For example, making a successful website and social media presence takes time. While it’s unwise to entrust core tasks that require consistent attention to volunteers, assigning them singular tasks that you don’t have time for can help you grow by leaps and bounds.

For instance, you might find a tech-savvy volunteer from Argentina who cares about your cause and will do anything to help, even posting photos and content on your social media accounts.

Again, it is strongly recommended not to use volunteers to create this content. Generally, they are unprepared for that level of responsibility and may become overwhelmed.  But if you create it for them, they will post it happily. 

One great resource for finding volunteers is Volunteer Match.

5. Start a Peer-to-Peer Fundraising Campaign

Once you start to gain some followers, supporters, and email subscribers who believe in what you’re doing, you might be in a position to run a Peer-to-Peer (P2P) campaign. 

P2P simply means that your supporters become your fundraisers. They raise money on your behalf, from their friends, family, coworkers, and whoever else they reach out to. They can hold live events such as in-home meetings, outings, or work presentations. They can reach out to their email contact lists and social media followers. They can send postcards, getting as creative as they like.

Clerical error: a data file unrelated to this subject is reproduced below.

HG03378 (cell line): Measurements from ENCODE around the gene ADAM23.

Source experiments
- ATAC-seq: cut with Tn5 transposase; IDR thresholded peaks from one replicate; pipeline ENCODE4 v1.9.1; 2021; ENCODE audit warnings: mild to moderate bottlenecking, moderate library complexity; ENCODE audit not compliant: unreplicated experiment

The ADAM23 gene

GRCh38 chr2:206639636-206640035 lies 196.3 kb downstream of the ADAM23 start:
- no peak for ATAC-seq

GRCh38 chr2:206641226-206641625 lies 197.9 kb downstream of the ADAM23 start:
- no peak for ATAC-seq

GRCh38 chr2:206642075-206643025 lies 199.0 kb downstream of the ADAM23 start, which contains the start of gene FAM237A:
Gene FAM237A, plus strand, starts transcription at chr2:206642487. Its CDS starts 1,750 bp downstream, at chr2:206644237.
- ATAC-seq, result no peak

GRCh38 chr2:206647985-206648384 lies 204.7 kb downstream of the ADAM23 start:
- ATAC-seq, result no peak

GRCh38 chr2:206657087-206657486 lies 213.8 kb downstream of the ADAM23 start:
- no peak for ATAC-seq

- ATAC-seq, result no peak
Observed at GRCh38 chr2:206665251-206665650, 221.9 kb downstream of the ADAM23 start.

Importantly, they’ll reach people you would never have otherwise reached.

Facebook has made P2P fundraising much easier. You can create what’s called a Facebook Fundraiser, which is fairly easy to set up and allows each person to raise money through their page on your behalf. 

6. Create Mission-Related Products and Sell Them

Every organization can create memorabilia such as t-shirts, mugs, bracelets, hats, and pens. With a little more thought, you can also get much more creative.

In fundraising, “creative” usually means to develop ideas that only your nonprofit could come up with. You’re looking for something so specific to your mission that no one else could do it. That’s the kind of item your existing supporters will get most excited about.

You should also consider the low-hanging fruit like the above-mentioned items. 

Then, create a WooCommerce store to sell your products. Once your online store is set up, promote your products on social media, through email, via Ad Grants, and in your direct mail campaigns.

Once you have products created, you can also use them as bonus items in your fundraising campaigns – for example, anyone who donates over $40 gets a free shirt. 

WooCommerce also has an extension called Name Your Price that can help you achieve this.

It allows donors and buyers to set their own price for your items. For example: Instead of selling a t-shirt for $15, you can set its minimum price at $15 but allow people to pay much more. They will see this as a donation, which it is. Your nonprofit will see it as a great price for a t-shirt.